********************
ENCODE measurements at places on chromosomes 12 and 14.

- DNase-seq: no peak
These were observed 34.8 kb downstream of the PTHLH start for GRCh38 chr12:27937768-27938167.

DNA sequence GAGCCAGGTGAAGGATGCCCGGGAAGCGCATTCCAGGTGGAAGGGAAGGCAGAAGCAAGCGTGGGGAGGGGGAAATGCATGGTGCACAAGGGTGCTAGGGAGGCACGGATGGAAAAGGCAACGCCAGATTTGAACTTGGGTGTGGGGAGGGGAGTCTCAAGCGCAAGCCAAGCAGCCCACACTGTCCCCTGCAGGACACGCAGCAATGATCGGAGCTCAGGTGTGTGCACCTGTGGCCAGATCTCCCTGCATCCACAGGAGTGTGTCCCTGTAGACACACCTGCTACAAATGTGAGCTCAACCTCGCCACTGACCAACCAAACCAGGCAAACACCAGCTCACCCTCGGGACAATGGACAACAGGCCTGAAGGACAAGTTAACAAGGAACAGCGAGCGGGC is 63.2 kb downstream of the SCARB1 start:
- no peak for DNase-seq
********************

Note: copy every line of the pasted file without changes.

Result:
ENCODE measurements at places on chromosomes 12 and 14.

- DNase-seq: no peak
These were observed 34.8 kb downstream of the PTHLH start for GRCh38 chr12:27937768-27938167.

DNA sequence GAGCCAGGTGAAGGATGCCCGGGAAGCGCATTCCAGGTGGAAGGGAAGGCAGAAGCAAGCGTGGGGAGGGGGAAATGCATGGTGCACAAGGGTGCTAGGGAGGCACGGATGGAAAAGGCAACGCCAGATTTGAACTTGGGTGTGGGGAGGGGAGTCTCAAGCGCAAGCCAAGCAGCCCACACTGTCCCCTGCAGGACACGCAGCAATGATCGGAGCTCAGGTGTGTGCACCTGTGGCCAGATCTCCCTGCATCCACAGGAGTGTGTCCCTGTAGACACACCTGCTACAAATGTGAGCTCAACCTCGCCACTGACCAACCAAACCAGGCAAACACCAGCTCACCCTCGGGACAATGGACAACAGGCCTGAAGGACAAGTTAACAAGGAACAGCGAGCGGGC is 63.2 kb downstream of the SCARB1 start:
- no peak for DNase-seq